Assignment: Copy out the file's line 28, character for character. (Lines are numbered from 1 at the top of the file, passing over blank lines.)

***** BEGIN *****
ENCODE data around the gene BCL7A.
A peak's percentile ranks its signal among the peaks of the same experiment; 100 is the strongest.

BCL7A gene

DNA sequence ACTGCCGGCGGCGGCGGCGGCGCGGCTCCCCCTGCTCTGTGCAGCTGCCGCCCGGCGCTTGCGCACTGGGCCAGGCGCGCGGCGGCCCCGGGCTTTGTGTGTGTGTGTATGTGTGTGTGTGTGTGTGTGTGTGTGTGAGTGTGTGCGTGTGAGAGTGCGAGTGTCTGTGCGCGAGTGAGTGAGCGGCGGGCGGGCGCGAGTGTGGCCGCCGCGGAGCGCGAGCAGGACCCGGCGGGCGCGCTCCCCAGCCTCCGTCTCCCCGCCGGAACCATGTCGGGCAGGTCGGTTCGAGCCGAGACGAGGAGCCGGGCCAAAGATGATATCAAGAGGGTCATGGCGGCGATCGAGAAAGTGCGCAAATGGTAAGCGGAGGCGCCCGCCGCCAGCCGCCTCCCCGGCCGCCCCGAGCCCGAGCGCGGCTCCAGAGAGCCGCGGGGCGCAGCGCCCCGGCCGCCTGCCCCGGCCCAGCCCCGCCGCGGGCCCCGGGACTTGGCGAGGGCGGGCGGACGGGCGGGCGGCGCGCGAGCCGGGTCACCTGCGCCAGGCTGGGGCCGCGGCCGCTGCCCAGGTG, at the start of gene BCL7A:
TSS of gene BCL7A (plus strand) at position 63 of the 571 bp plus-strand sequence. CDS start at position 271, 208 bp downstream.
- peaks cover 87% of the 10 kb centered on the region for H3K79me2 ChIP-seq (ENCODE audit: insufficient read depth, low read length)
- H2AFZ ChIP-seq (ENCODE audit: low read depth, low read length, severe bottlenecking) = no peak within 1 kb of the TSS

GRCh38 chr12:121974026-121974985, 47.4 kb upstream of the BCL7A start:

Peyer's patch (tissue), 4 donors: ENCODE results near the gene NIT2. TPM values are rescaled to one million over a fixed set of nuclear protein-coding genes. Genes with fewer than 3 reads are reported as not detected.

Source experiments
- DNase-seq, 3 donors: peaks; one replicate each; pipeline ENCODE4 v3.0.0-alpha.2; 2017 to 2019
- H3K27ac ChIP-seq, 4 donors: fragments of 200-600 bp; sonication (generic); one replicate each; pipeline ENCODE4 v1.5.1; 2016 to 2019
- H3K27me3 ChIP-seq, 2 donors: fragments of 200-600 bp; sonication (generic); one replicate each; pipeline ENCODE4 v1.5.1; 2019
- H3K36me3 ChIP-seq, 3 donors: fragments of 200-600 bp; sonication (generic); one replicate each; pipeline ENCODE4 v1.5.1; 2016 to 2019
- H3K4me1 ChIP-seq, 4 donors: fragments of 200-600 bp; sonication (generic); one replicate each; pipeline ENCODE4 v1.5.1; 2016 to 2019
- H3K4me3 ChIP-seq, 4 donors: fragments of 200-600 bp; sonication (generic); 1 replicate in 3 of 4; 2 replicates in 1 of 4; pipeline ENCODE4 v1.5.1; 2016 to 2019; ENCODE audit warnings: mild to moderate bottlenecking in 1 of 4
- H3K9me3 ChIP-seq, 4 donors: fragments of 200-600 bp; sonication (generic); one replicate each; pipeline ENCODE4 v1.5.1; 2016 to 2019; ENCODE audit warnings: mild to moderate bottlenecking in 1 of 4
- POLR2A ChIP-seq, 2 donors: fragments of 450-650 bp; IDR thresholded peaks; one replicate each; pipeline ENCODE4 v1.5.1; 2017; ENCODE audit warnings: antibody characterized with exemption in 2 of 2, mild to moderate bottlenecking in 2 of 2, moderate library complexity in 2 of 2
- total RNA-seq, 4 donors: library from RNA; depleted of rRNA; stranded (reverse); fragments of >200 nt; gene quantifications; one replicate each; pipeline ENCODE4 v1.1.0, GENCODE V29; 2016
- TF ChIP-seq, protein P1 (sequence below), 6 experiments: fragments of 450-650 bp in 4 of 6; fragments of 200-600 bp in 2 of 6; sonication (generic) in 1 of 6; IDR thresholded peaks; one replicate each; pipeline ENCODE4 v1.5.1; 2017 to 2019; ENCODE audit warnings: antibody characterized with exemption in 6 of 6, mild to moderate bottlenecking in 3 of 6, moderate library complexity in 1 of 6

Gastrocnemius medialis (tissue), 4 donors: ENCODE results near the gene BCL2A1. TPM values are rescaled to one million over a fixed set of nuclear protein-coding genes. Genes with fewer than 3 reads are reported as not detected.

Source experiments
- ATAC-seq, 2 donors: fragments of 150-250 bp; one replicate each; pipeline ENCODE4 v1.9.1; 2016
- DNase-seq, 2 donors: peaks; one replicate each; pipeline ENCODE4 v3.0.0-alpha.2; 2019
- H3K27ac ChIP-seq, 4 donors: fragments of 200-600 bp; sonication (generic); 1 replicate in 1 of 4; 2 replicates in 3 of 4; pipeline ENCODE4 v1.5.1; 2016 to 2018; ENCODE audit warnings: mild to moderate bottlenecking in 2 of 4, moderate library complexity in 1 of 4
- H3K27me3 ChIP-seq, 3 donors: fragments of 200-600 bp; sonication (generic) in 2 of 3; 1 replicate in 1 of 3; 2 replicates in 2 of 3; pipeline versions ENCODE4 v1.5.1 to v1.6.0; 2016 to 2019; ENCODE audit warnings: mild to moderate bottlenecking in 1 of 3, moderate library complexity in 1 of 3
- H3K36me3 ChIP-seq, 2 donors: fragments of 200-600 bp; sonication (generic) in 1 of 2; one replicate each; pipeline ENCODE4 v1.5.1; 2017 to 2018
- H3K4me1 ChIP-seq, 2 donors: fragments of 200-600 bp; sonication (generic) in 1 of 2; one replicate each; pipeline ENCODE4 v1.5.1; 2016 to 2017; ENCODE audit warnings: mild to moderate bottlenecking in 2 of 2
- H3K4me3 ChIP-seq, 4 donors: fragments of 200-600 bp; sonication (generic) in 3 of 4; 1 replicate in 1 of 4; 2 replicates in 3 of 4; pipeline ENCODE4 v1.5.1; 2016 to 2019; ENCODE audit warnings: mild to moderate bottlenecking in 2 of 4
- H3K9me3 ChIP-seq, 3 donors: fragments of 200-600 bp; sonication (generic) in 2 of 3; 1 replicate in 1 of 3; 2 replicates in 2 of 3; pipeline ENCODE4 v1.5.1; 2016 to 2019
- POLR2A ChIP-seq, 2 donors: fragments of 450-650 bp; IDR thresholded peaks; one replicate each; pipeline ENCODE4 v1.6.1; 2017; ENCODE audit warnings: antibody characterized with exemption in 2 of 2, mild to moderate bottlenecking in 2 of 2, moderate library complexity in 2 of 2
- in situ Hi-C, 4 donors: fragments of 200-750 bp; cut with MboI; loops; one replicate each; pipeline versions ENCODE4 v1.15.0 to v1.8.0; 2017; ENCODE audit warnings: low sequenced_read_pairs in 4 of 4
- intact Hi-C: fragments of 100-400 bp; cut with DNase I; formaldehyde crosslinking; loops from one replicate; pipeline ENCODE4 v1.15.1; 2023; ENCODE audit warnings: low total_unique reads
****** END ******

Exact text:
- H3K4me1 ChIP-seq, 2 donors: fragments of 200-600 bp; sonication (generic) in 1 of 2; one replicate each; pipeline ENCODE4 v1.5.1; 2016 to 2017; ENCODE audit warnings: mild to moderate bottlenecking in 2 of 2